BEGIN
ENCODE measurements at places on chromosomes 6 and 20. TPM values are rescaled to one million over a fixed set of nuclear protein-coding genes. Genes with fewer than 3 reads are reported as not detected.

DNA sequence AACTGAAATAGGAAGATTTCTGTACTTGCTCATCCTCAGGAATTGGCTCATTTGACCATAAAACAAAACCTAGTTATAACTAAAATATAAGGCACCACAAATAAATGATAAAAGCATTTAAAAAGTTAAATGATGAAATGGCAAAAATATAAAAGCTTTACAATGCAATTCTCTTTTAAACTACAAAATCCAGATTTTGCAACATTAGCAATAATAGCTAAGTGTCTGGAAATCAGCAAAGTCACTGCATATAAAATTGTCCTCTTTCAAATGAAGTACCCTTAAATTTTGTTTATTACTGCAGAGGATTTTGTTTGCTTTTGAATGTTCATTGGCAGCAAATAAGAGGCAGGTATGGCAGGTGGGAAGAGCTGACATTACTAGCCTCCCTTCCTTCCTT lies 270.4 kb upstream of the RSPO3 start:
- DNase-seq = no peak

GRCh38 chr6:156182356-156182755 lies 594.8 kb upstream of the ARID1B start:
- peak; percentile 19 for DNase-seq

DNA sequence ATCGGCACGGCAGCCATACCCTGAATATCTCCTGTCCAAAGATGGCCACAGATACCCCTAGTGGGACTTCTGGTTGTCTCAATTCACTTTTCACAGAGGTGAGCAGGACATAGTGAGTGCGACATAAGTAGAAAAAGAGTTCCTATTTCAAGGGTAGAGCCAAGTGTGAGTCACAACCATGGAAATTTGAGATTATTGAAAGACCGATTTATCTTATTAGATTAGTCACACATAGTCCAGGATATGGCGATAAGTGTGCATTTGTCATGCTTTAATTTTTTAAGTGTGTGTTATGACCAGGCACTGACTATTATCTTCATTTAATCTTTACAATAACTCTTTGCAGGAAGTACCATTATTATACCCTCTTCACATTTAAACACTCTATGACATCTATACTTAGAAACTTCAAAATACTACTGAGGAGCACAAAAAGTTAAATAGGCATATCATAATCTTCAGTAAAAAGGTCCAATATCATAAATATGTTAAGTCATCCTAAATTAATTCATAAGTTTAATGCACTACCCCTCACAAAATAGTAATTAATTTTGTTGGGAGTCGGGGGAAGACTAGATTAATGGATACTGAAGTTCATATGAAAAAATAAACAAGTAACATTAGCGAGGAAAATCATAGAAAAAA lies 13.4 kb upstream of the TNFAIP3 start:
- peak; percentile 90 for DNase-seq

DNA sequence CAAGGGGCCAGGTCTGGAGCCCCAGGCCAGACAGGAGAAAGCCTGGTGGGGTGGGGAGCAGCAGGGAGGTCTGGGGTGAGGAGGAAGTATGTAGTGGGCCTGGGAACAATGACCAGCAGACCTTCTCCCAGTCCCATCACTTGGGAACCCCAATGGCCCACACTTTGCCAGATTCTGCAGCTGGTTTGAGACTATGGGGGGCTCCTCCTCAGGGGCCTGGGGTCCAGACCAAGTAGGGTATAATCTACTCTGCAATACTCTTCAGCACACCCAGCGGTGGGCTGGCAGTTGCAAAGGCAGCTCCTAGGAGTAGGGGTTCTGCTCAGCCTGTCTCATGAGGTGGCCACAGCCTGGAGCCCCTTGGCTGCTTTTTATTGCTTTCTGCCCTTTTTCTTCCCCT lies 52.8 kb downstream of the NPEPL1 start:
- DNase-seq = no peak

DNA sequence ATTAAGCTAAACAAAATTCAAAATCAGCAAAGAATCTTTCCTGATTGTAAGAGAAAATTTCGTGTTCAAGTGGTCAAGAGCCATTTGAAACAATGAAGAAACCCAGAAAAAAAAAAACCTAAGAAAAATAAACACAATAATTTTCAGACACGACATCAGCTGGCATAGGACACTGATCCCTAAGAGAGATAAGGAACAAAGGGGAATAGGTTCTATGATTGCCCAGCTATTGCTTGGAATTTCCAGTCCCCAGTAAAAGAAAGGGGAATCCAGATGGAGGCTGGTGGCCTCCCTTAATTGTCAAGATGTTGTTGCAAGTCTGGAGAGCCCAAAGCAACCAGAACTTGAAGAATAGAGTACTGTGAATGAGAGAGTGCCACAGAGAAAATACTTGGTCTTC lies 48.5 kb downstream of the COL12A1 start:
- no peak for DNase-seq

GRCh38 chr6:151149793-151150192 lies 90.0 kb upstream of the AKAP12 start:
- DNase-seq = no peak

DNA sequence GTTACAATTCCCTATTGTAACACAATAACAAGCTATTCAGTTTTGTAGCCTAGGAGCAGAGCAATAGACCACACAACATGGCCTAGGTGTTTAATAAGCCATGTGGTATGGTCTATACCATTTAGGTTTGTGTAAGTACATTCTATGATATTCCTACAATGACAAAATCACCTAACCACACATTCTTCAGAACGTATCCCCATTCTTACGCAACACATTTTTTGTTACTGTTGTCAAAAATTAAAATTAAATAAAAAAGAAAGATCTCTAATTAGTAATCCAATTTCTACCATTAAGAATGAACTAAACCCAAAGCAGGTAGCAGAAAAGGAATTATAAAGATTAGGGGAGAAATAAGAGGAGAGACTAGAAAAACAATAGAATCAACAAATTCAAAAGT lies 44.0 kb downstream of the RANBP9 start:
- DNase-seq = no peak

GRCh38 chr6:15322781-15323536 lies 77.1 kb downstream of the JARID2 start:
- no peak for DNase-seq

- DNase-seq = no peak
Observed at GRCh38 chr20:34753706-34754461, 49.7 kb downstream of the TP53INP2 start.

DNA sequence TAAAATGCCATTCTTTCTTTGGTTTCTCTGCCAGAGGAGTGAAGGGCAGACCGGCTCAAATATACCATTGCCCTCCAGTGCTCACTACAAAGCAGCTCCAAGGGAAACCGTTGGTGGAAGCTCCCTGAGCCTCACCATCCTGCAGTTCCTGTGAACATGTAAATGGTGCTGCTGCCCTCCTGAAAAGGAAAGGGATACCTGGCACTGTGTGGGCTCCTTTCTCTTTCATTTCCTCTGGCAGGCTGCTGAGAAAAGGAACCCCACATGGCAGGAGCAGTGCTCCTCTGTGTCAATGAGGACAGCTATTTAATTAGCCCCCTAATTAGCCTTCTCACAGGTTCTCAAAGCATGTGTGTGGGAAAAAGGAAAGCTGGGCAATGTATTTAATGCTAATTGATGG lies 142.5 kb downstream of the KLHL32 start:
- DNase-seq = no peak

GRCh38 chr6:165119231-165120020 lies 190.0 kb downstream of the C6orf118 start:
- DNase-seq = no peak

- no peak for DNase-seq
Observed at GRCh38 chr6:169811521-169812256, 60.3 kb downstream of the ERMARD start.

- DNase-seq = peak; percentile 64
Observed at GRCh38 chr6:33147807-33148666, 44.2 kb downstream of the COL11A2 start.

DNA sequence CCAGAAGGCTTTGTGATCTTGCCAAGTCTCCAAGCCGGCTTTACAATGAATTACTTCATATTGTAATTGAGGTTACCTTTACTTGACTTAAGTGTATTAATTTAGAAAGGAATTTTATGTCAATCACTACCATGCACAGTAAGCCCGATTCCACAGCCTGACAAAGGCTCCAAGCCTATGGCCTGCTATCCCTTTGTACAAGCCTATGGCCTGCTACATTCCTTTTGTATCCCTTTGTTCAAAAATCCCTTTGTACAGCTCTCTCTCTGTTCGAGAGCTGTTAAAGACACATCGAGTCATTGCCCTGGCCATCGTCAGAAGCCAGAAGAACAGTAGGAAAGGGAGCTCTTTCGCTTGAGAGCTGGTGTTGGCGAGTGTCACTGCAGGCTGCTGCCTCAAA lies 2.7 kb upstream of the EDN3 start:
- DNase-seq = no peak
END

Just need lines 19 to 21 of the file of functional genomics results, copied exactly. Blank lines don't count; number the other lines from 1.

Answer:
Observed at GRCh38 chr20:34753706-34754461, 49.7 kb downstream of the TP53INP2 start.

DNA sequence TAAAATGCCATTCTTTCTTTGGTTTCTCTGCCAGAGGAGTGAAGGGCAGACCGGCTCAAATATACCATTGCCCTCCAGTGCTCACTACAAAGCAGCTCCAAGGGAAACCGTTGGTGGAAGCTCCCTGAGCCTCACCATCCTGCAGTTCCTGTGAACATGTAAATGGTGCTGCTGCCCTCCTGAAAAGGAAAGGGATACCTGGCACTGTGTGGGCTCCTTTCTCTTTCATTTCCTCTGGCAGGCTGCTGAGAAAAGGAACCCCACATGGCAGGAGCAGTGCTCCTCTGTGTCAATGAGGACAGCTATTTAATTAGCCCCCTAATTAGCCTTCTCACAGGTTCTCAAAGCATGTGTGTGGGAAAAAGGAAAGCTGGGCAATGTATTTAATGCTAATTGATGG lies 142.5 kb downstream of the KLHL32 start:
- DNase-seq = no peak